“earlier this year, the Chinese Ministry of Public Security said it had disrupted two plots to attack the Olympics. It claimed one group had been planning to kidnap athletes, foreign journalists, and other visitors, while a second had been manufacturing explosives and was plotting to attack hotels, government offices, and military targets in Shanghai, Beijing, and other cities….”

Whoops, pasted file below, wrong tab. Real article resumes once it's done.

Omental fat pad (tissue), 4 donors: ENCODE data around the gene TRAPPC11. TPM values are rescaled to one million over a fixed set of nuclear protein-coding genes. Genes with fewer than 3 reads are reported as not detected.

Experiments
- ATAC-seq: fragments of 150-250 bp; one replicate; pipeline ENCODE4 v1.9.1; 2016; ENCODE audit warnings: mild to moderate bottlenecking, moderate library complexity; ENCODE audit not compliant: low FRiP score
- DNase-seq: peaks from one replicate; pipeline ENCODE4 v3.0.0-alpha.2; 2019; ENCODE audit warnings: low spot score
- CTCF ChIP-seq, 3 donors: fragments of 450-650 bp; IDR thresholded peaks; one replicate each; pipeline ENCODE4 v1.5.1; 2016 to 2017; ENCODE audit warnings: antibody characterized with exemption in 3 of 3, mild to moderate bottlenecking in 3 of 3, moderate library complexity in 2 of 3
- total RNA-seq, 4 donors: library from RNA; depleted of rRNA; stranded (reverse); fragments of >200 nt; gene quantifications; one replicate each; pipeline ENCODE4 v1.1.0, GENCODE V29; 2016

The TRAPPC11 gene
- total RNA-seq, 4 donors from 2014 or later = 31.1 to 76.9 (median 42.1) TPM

Just yesterday we heard about sixteen Chinese policemen who were killed in an attack on a border post in the Muslim region of Xinjiang.As if that were not enough, the Chinese government was planning to censor the Internet during the games. Reporters already in Beijing have been unable to access scores of web pages – particularly politically sensitive ones that discuss Tibetan succession and Taiwanese independence, as well as the sites of Amnesty International, Radio Free Asia and several Hong Kong newspapers.Oh, you should know that the International Olympic Committee quietly agreed to the Internet limitations…that is, the blocking of sites that were not Games-related. There was such an uproarfrom other countries, however, that China has backed off on this deal, and on Friday, the Chinese government announced that it will not censor the Internet during the competition.In 2001, when China won the right to host the Games, it made the commitment that it would improve its record on human rights and provide athletes with clean air. Without Friday’s announcement (made only because of outside pressure), that would have made the score zero for two.